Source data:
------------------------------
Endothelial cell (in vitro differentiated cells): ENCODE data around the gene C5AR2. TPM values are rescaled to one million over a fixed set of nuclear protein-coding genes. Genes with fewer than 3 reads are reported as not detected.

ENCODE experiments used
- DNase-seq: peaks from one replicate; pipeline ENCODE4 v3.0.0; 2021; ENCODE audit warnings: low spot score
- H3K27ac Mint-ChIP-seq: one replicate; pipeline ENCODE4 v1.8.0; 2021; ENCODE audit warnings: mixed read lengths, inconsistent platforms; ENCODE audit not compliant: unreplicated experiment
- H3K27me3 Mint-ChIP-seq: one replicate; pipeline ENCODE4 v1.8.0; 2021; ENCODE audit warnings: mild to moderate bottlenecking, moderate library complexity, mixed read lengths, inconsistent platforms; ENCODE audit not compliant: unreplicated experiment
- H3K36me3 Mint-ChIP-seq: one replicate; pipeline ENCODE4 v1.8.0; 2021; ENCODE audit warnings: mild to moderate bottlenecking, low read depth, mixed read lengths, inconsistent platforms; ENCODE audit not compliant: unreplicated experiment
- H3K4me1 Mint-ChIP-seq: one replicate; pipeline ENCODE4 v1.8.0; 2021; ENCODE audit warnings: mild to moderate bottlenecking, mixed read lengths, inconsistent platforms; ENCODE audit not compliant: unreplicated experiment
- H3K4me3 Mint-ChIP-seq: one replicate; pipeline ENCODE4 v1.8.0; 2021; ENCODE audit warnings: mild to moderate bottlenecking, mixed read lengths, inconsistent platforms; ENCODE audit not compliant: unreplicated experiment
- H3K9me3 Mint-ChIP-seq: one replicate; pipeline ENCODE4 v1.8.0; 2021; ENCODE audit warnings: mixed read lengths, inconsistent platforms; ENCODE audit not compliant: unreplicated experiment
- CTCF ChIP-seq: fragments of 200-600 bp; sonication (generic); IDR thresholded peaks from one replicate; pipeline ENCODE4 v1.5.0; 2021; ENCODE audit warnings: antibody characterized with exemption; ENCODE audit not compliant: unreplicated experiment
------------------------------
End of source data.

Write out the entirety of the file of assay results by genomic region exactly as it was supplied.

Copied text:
Endothelial cell (in vitro differentiated cells): ENCODE data around the gene C5AR2. TPM values are rescaled to one million over a fixed set of nuclear protein-coding genes. Genes with fewer than 3 reads are reported as not detected.

ENCODE experiments used
- DNase-seq: peaks from one replicate; pipeline ENCODE4 v3.0.0; 2021; ENCODE audit warnings: low spot score
- H3K27ac Mint-ChIP-seq: one replicate; pipeline ENCODE4 v1.8.0; 2021; ENCODE audit warnings: mixed read lengths, inconsistent platforms; ENCODE audit not compliant: unreplicated experiment
- H3K27me3 Mint-ChIP-seq: one replicate; pipeline ENCODE4 v1.8.0; 2021; ENCODE audit warnings: mild to moderate bottlenecking, moderate library complexity, mixed read lengths, inconsistent platforms; ENCODE audit not compliant: unreplicated experiment
- H3K36me3 Mint-ChIP-seq: one replicate; pipeline ENCODE4 v1.8.0; 2021; ENCODE audit warnings: mild to moderate bottlenecking, low read depth, mixed read lengths, inconsistent platforms; ENCODE audit not compliant: unreplicated experiment
- H3K4me1 Mint-ChIP-seq: one replicate; pipeline ENCODE4 v1.8.0; 2021; ENCODE audit warnings: mild to moderate bottlenecking, mixed read lengths, inconsistent platforms; ENCODE audit not compliant: unreplicated experiment
- H3K4me3 Mint-ChIP-seq: one replicate; pipeline ENCODE4 v1.8.0; 2021; ENCODE audit warnings: mild to moderate bottlenecking, mixed read lengths, inconsistent platforms; ENCODE audit not compliant: unreplicated experiment
- H3K9me3 Mint-ChIP-seq: one replicate; pipeline ENCODE4 v1.8.0; 2021; ENCODE audit warnings: mixed read lengths, inconsistent platforms; ENCODE audit not compliant: unreplicated experiment
- CTCF ChIP-seq: fragments of 200-600 bp; sonication (generic); IDR thresholded peaks from one replicate; pipeline ENCODE4 v1.5.0; 2021; ENCODE audit warnings: antibody characterized with exemption; ENCODE audit not compliant: unreplicated experiment